In 1629, 11 Africans arrived in New York and were sold to the Dutch Colonial government in what is now Manhattan. It began an era of slavery in the state that would extend to Southold Town. It’s a moment in local history that is largely overlooked. (more…)
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The Southold Town Planning Board is moving forward cautiously with the proposed Tuthill conservation subdivision — four parcels totaling 112 acres in Orient — as archaeological research, evaluation and field testing continue to reveal multiple “historic remains” on the property. (more…)
George Cork Maul, a Southold Town 375th Anniversary Committee member, in front of a mile markers along Main Road in Peconic. (Credit: Jen Nuzzo)
There were a lot of things Benjamin Franklin accomplished in his life.
The Founding Father invented bifocal lenses and the lightning rod, was a successful newspaper printer, served as America’s diplomat to Paris during the Revolutionary War and signed both the Declaration of Independence and the U.S. Constitution.
But one thing he did not do, local historians now say, was place mile markers along Southold Town’s Main Road. (more…)
Suffolk County Historical Society executive director Kathy Curran addresses participants Saturday at the annual meeting of the Association of Suffolk County Historical Societies in Riverhead. (Credit Rachel Young)
How does a historical society keep from becoming history itself? It was a question on the minds of about 40 local historians Saturday morning in Riverhead.
The historians gathered in the main exhibition gallery of Suffolk County Historical Society for the annual meeting of the Association of Suffolk County Historical Societies.
“What’s going to happen if we don’t get the next generation in the door?” said Dr. Georgette Grier-Key, the ASCHS vice president. “That is the biggest problem. There is definitely a generational gap.” (more…)
Long Island is known for, among other things, beautiful beaches, the site of the first “mass-produced” suburb in the U.S, the resort areas of the East End, notably the Hamptons and peaceful Shelter Island, and for farmland that allows Suffolk County to remain the top farming county in New York State in yearly produce. But Long Island isn’t sufficiently recognized for its major role in the American Revolution. (more…)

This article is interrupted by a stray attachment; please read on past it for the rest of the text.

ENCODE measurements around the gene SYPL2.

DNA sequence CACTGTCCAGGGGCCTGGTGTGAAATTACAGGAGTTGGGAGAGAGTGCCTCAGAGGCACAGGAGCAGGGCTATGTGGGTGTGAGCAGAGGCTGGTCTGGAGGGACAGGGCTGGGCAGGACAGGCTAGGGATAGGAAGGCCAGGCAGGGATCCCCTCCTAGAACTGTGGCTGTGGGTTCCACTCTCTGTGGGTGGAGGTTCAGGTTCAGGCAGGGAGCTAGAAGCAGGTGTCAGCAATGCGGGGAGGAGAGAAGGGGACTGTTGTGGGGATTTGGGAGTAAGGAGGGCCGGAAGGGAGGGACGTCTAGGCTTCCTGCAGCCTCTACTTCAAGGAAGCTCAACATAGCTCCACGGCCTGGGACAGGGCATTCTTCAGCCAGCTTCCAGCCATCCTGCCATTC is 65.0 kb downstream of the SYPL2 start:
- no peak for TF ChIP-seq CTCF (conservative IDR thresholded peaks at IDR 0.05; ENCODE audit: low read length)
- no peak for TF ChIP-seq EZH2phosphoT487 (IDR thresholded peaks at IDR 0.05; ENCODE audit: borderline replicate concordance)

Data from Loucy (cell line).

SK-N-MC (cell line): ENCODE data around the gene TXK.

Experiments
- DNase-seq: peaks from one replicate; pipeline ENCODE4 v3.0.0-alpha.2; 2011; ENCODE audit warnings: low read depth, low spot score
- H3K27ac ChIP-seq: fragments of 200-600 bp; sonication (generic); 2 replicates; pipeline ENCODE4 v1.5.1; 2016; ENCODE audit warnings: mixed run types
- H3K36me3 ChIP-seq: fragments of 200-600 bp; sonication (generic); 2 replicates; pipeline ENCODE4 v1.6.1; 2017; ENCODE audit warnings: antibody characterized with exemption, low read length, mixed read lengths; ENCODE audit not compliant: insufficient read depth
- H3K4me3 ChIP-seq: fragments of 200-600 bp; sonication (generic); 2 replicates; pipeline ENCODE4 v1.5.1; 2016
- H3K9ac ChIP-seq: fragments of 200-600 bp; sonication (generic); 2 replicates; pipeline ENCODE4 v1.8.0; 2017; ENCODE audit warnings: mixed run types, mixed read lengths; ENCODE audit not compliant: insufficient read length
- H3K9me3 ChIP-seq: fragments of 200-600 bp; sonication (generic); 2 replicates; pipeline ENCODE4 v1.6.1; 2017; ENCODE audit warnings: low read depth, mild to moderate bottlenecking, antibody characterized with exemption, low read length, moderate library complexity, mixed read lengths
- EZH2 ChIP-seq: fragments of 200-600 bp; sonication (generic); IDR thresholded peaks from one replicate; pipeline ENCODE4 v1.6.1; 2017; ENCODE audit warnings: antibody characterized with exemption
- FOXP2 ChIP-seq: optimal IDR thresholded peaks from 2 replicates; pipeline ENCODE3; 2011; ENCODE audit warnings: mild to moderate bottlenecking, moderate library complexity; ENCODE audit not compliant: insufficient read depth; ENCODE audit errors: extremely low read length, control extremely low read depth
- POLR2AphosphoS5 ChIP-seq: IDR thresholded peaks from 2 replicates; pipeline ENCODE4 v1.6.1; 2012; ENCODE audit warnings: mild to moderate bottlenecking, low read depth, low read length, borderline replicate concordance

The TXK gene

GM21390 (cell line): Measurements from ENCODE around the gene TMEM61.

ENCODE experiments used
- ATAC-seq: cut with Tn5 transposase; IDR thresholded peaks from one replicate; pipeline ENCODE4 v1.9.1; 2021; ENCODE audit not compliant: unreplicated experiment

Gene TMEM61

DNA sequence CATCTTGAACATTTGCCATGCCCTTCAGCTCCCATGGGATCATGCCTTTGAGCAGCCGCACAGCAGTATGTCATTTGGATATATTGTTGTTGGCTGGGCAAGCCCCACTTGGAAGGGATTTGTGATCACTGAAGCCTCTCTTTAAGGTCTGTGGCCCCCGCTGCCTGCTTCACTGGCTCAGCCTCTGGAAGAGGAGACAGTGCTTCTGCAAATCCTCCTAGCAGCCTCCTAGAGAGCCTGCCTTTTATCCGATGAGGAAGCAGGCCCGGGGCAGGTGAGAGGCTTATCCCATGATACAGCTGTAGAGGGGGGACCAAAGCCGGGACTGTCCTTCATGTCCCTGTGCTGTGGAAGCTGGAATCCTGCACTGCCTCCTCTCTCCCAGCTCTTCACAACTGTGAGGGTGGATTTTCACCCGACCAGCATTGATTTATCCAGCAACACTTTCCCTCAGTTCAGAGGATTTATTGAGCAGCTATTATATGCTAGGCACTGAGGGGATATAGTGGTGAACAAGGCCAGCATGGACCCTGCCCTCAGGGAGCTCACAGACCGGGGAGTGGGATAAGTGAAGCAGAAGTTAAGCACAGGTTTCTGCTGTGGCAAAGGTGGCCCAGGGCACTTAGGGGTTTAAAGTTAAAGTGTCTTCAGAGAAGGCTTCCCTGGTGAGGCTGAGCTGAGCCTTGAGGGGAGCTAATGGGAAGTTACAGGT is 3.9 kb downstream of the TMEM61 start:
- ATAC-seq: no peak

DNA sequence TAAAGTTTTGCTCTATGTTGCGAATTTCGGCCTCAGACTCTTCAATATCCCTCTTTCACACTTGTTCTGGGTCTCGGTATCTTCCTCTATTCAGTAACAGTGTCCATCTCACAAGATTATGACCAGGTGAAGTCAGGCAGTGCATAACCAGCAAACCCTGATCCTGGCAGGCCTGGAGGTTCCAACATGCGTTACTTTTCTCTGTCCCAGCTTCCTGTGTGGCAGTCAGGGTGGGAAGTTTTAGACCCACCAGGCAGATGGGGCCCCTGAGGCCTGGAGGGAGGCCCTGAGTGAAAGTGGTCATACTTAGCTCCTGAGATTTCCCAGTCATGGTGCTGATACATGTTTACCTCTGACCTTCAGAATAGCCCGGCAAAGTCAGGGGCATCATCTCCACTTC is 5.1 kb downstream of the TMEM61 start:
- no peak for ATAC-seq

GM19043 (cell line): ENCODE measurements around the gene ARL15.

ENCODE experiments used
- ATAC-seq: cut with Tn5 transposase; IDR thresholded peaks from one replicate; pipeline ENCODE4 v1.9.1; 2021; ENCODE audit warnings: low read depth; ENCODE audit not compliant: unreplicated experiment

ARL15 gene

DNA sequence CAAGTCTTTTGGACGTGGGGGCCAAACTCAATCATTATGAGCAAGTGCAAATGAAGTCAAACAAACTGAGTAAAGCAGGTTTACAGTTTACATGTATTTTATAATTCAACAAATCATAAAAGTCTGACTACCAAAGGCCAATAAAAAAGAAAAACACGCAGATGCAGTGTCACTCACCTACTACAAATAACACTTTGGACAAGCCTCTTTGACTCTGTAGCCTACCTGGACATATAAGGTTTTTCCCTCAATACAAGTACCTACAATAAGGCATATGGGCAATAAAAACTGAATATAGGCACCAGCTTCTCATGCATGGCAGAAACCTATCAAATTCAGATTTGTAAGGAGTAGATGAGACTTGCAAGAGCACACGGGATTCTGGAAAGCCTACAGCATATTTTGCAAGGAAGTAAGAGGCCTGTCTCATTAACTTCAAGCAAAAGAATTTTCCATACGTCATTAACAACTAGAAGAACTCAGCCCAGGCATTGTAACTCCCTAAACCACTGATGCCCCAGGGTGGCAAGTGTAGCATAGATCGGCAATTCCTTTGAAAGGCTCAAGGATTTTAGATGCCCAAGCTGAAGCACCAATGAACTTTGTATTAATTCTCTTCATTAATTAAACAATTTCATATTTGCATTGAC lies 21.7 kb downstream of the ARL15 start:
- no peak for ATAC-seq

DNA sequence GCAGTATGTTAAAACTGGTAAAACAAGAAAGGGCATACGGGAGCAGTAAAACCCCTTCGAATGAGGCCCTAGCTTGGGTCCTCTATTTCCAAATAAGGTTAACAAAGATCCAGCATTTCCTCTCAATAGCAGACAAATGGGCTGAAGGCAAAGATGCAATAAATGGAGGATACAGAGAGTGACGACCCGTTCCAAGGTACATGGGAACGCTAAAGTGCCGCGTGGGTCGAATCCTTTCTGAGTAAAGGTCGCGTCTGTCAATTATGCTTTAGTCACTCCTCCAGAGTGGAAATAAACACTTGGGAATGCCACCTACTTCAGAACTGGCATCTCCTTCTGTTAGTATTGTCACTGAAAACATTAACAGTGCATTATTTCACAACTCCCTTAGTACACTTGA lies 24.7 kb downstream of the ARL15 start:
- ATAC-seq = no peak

A six-mile stretch of Main Road could be listed on the National Register of Historic Places. The corridor includes Aquebogue’s Old Steeple Church, built in 1862 and designed by a farmer with no architectural experience, as well as Aquebogue Cemetery, which dates back to 1755 and contains the graves of numerous Revolutionary War soldiers. (Credit: Andrew Lepre)
Four of the five Riverhead Town Board members have signed a letter asking the town’s Landmarks Preservation Commission and the state Office of Parks and Recreation to withdraw the town’s application for a proposed National Register Historic District along Main Road in Aquebogue, Jamesport and Laurel, according to Councilman George Gabrielsen. (more…)
The Mattituck Presbyterian Church is turning 300.
The church, which is located at the corner of Main Road and Old Sound Avenue, recently unveiled the official logo designed to commemorate the church’s anniversary in 2015. (more…)
The Tercentenary parade winds its way through a packed downtown Southold in 1940. At center is the feather-covered float of the ‘Old Crows.’ (Credit: Southold Historical Society Courtesy Photo)
Southold Town Historic Preservation Commission chairman Jim Grathwohl called the historians of Southampton Town “colleagues and competitors” during a Southold Town Board work session Tuesday.
When he learned of the comment a few hours later, Southampton Town historian Zach Studenroth laughed, calling the remark “accurate.”
“We have a friendly rivalry,” he said.
Historians from the two towns even tease each other about which was founded first.
But when it comes to planning next year’s celebrations for the 375th anniversaries of Long Island’s two oldest towns, Southold historians freely admit that, this time around, Southampton is way ahead of them. (more…)
An Italianate style home on Bay Avenue. (Credit: Barbaraellen Koch)
Greenport’s historic architecture is a modern-day link to the village’s storied past. The buildings illustrate its progression from pre-Revolutionary roots through its commercial peak as a whaling hub into a modern-day working waterfront with a thriving tourism industry.
Read more about Greenport’s historic architecture at northforker.com.